Optimizing an industrial process is an ongoing task, and one that must be constantly revisited. Companies strive for continuous improvement, increased profits, reliability, sustainability, and quality. The complexity of an optimization task scales exponentially with the number of inputs and outputs. Breaking a task down into manageable pieces helps ease the workload but even in a simple process there is a high likelihood that the optimum solution for one piece might push other pieces in the system away from their 'optimum'.
How do you approach a big problem like this?
There are many strategies that can be used to work towards process optimization, spanning from the most basic guess-and-check up to full analytical methods. With the rapid improvement of computational power and advanced analytical methods we now have the capability to tackle problems that are larger, more complex, and more interconnected than ever before.
What do you want to achieve?
With one goal, it is easy to measure success; with many goals, the evaluation becomes more complicated. If possible, it is best to find a conversion factor that will let you evaluate all goals equally. Money is a very popular metric!
A few examples of goals and how they may be converted to a single metric are:
- Increase production rate: more product = more money!
- Increase product quality: for each percentage point of purity improvement, the product may be sold for X more dollars per tonne
- Decrease energy use: energy per tonne of product multiplied by the amount of product and cost of energy
- Reduce emissions: some emissions may have a defined regulatory cost, others may have annual or instantaneous limits (decreased emission rates translate into additional production capacity), and still others may have treatment or remediation costs, such as costly dosing additives, etc.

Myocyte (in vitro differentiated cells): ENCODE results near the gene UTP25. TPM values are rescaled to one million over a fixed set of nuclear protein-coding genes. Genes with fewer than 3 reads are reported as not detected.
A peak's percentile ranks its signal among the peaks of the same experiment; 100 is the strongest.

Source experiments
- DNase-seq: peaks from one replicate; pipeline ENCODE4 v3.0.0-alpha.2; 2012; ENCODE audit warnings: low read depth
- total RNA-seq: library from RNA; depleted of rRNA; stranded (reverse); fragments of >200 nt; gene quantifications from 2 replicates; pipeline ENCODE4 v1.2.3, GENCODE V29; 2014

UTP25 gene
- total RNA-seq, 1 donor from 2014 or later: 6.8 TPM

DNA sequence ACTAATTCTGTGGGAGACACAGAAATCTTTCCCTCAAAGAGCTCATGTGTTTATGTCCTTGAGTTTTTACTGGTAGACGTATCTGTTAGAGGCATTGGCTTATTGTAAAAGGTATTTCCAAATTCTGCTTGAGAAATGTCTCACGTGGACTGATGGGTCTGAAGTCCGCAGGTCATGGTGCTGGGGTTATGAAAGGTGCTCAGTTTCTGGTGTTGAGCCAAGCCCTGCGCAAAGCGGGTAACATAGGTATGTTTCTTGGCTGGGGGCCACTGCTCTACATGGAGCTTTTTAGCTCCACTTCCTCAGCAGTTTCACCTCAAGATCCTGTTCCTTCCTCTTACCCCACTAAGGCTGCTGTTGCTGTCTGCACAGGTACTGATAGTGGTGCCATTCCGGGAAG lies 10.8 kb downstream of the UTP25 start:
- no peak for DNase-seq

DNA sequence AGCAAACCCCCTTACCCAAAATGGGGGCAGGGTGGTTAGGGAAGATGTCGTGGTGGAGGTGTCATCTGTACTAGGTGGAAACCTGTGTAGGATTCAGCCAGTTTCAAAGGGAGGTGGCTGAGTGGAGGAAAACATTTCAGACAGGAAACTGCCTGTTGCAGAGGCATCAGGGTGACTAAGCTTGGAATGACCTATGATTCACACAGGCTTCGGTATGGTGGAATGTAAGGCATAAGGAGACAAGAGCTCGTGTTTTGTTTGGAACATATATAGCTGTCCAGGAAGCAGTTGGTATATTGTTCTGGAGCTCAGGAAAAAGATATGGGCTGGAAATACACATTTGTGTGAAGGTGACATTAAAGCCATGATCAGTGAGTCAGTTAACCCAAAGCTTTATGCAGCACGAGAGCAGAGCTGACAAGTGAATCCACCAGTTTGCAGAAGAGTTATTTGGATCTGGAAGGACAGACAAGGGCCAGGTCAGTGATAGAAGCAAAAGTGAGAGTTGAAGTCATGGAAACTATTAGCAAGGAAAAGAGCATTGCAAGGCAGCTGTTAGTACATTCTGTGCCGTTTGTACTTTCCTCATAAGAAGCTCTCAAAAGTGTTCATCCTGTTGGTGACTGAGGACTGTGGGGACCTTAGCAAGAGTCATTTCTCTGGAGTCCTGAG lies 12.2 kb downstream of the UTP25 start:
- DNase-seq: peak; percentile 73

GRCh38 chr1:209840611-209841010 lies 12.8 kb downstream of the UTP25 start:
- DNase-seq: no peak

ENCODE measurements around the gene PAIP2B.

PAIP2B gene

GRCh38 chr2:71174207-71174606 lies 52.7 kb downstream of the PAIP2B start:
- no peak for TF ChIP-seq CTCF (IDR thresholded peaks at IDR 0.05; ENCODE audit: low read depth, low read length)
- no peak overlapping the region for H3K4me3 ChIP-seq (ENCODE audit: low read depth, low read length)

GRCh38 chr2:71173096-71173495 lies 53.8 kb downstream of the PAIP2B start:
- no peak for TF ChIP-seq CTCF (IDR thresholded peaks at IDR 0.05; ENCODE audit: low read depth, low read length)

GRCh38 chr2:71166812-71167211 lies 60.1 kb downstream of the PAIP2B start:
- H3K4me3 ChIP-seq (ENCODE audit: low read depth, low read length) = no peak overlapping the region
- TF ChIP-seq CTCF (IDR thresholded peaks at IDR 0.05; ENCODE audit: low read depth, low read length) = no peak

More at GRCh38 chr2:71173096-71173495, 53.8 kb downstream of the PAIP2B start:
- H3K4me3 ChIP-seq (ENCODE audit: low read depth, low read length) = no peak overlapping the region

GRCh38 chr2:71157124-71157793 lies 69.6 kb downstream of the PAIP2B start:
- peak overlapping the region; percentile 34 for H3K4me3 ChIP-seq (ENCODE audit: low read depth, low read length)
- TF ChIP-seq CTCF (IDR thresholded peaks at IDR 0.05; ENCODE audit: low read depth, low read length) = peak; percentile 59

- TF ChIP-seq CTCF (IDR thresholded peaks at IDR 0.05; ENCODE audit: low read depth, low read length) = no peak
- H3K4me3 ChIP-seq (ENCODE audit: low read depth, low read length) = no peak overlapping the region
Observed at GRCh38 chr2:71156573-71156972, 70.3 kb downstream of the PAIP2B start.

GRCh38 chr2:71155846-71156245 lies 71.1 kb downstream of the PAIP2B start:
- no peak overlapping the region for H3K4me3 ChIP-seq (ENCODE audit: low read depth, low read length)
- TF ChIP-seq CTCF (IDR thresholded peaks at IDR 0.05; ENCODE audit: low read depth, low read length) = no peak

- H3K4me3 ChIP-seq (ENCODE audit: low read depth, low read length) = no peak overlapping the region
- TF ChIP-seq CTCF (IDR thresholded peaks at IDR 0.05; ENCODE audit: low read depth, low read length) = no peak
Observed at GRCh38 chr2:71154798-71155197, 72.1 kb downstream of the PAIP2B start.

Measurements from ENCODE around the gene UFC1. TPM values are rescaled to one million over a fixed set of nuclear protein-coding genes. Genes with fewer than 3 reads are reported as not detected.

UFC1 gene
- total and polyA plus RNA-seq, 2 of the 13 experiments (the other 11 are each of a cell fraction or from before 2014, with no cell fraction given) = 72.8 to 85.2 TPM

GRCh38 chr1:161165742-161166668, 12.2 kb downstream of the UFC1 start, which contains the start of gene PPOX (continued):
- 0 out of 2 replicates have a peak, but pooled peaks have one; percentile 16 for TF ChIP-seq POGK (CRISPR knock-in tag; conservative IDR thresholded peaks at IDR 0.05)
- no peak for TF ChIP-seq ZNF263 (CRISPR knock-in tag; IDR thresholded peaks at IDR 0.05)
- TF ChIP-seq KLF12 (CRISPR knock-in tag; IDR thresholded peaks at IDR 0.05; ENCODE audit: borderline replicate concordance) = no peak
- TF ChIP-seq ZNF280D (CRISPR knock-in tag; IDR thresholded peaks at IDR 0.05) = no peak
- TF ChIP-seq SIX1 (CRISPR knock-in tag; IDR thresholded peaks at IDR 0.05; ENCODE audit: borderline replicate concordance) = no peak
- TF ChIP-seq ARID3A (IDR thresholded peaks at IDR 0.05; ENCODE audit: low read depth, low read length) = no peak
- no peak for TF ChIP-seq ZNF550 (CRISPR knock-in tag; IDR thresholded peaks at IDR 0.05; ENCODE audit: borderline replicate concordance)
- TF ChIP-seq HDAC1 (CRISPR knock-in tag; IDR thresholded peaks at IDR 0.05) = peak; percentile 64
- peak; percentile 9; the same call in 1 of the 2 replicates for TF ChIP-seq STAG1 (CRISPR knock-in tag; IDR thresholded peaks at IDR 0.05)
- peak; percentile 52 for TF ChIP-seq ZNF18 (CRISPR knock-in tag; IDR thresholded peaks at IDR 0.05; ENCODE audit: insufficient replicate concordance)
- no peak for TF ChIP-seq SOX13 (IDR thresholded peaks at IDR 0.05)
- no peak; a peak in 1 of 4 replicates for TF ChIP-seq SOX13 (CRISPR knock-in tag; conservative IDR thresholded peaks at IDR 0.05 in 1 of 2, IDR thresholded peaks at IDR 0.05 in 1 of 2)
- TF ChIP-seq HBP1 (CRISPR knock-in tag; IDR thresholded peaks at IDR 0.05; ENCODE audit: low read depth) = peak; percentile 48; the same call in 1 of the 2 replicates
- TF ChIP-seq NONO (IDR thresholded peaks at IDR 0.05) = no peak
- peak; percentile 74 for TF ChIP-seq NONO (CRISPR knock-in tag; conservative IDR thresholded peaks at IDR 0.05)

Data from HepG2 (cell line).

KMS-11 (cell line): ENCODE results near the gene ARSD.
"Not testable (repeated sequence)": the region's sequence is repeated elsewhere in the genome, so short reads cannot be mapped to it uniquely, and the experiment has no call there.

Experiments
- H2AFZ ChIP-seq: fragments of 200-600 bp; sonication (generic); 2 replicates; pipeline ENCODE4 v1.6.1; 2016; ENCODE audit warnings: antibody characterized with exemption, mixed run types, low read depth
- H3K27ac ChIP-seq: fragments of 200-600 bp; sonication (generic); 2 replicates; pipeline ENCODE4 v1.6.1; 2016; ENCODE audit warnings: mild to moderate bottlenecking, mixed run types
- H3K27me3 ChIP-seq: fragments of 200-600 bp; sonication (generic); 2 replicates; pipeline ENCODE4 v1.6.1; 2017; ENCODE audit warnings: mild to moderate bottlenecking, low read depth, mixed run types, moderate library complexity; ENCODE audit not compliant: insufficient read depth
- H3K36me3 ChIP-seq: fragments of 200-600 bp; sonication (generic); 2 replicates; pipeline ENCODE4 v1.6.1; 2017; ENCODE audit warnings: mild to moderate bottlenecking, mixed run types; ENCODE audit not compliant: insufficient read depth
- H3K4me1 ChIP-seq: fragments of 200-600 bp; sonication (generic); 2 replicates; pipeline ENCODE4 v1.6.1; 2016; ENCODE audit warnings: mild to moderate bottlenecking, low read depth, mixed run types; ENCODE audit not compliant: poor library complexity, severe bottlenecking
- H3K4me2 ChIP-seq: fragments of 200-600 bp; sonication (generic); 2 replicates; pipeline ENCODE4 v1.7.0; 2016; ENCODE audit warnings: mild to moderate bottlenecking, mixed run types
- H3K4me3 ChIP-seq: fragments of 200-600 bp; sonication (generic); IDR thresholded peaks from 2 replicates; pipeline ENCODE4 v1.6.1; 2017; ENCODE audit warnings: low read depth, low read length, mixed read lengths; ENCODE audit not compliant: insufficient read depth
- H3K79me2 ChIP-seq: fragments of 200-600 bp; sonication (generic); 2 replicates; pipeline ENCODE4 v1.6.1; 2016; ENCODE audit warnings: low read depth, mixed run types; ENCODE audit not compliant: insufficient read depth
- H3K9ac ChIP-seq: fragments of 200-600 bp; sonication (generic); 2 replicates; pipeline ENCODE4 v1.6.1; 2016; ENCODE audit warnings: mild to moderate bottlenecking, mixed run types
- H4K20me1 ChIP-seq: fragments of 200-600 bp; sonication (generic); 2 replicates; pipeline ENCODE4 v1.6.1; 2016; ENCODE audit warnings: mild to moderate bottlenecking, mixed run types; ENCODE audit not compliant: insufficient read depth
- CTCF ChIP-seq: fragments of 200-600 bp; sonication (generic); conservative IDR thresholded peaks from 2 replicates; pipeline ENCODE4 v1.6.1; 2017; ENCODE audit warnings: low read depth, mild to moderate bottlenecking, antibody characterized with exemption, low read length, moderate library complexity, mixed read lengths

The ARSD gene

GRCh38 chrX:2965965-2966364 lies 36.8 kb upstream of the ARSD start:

Focus on the one goal that provides the most benefit. Until some tests have been done, it may not be clear which goal will be the most attractive - there may be limits that put an upper bound on how far one improvement can go. Trade-offs often exist between competing objectives such as production and emissions.
The limits to a potential improvement may come from a number of places:
- Alarm and trip set points
- Equipment protection (maximum pressures, temperatures, flow rates)
- Product quality
- Effluent and emissions concentrations
Experienced operators will know the limits of key pieces of equipment in a section of the process, but with many more items to consider upstream and downstream, the list of constraints becomes difficult to manage.
To start a systematic experiment, it is important to identify the key variables. For example, temperature of a reactant, pressure inside a reaction vessel, flow rate through a heat exchanger, speed of a conveyor, and many others that may be of interest. These are the control variables (or independent variables). There is another set of variables known as "confounding variables" which affect results but are not directly controlled, such as ambient temperature, humidity, impurities present in feeds, etc.
The next step is writing the hypothesis statement - for example "increasing the temperature of inputs causes an increase in production rate". A successful experiment will end with a 'true' or 'false' answer to the hypothesis statement.
In a simple system the variables would all be independent and we could adjust one at a time. The reality is that changing one input variable will affect others, and the effects will cascade through the system. There are many strategies used to step through experimental trials while managing all of the variables.
One Variable At a Time (Brute Force)
In the simplest of strategies, each input variable is adjusted independently and the output is measured. With enough tests, a graph or table can be produced to show a trend.